Timothy: I think the best way to find minimum effective dose is to look at outliers. So for me when I looked at, let’s say ultra endurance, these are people who are running 50 miles, 100 miles, things like that, I looked for the people who weren’t six-foot two and 120 pounds. I looked for the people who are 190 pounds and five-eight or 230 pounds and six-two, and looked at how they train because I recognized that they would not recover as quickly as others, they would have more muscle mass, and they would have to train differently. So I looked for the people who trained the least, and then I emulated those people. It doesn’t need to be difficult to do this. It’s actually very easy to get a hold of many coaches, and you could quite directly contact one of these people via e-mail. You could probably find them on a university website and drop them an e-mail. Give them a paragraph of background and give them an intelligent question that indicates you’ve tried to find the answer elsewhere but couldn’t, and very frequently, I mean in my case, or in my assistant’s case, who does not have my, he wasn’t throwing my name around all the time, eight times out of ten he would get a response within a few days. So you look for the anomalies is how you find the minimal effective dose.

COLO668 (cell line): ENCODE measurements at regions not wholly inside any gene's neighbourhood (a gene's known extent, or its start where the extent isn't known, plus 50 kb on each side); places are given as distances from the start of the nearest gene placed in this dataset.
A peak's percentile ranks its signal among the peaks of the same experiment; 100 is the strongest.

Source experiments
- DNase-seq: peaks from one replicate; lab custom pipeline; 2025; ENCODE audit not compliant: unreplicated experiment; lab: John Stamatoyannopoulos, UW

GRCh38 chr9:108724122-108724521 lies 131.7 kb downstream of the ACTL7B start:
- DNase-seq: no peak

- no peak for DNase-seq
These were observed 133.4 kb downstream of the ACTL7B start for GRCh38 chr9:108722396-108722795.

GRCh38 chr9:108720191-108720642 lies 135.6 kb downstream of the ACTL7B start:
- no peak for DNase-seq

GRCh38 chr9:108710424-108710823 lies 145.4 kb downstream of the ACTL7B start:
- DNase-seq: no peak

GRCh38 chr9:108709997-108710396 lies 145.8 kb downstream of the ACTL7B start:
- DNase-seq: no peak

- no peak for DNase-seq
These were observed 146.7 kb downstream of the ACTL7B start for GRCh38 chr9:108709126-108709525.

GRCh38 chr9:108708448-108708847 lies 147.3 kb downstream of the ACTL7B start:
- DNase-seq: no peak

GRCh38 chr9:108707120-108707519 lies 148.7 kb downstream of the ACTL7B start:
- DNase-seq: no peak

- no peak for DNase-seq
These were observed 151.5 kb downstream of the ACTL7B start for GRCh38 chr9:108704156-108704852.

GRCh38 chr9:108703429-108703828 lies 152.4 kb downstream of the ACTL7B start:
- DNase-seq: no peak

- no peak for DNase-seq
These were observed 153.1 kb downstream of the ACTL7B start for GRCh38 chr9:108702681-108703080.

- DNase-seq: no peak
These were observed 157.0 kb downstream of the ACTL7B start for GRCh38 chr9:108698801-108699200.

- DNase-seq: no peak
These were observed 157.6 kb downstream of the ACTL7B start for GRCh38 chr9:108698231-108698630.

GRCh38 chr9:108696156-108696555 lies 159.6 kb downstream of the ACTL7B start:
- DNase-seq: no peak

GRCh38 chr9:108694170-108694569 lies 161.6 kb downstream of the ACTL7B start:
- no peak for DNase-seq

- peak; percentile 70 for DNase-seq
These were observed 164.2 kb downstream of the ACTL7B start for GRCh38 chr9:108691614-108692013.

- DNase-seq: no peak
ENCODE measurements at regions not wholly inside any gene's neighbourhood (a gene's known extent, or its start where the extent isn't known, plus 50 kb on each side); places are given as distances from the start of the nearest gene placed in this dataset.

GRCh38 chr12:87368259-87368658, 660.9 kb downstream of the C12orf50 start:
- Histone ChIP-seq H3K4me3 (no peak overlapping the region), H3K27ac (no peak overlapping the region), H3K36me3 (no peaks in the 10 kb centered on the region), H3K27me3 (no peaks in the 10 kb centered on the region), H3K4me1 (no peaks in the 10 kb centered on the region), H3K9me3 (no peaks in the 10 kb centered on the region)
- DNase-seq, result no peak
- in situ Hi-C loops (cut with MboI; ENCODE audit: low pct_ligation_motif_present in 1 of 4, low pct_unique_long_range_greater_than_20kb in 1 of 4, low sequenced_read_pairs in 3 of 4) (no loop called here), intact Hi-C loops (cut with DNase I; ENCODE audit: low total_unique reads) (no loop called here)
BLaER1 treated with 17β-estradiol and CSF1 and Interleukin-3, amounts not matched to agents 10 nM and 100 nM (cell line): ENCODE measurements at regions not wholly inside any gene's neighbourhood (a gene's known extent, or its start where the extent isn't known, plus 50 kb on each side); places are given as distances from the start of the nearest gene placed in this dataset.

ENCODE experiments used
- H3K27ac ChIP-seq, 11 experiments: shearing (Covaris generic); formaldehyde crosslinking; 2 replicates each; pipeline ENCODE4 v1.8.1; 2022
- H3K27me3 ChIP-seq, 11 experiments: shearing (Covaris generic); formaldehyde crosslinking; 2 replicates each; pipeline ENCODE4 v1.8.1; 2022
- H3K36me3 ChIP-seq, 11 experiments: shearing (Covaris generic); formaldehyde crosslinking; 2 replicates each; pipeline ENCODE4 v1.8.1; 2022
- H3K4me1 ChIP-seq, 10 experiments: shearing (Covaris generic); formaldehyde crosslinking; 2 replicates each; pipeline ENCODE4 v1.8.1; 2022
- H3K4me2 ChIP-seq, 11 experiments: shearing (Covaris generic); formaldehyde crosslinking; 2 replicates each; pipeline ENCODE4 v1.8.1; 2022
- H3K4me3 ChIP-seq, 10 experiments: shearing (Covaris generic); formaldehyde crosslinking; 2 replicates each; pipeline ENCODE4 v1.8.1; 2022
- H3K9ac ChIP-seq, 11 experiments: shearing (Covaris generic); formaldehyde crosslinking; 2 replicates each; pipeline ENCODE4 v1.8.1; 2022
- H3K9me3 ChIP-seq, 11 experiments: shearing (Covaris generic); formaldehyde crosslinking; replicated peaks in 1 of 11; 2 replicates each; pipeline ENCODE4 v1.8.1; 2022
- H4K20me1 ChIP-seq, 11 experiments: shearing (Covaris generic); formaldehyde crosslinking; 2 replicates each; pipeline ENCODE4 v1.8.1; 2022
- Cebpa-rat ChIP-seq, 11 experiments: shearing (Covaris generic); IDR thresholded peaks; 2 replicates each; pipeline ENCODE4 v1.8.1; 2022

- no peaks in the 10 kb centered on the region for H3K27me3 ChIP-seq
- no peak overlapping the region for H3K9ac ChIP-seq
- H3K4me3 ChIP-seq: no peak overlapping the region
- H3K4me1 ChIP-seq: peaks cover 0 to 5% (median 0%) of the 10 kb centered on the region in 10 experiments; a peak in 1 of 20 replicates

Andrew: Wouldn’t you just expect that those people were biological freaks? That something in their system allowed them to run faster, bike longer, lift more and that they were the anomalies for a reason?

Timothy: You do find genetic freaks, and you can learn a lot from the freaks of nature, which I’ve tried to do. However, what you look at is you ask them a number of things. Who trained you? Did someone train you to behave in this way, to approach the methodology in this way? And then secondly, have you trained anyone else? And so you can see very quickly if they’ve been able to replicate their results, or if their coach has been able to do the same thing with other people. That’s an important second step because you don’t want to model your behavior off of let’s say someone like Lance Armstrong, who has a single lung capacity that most of us have in both lungs, if at best I would say. So that is important. You want to be able to separate out the genetic freaks, and that’s something that I also think teach people how to do in certain portions of the book.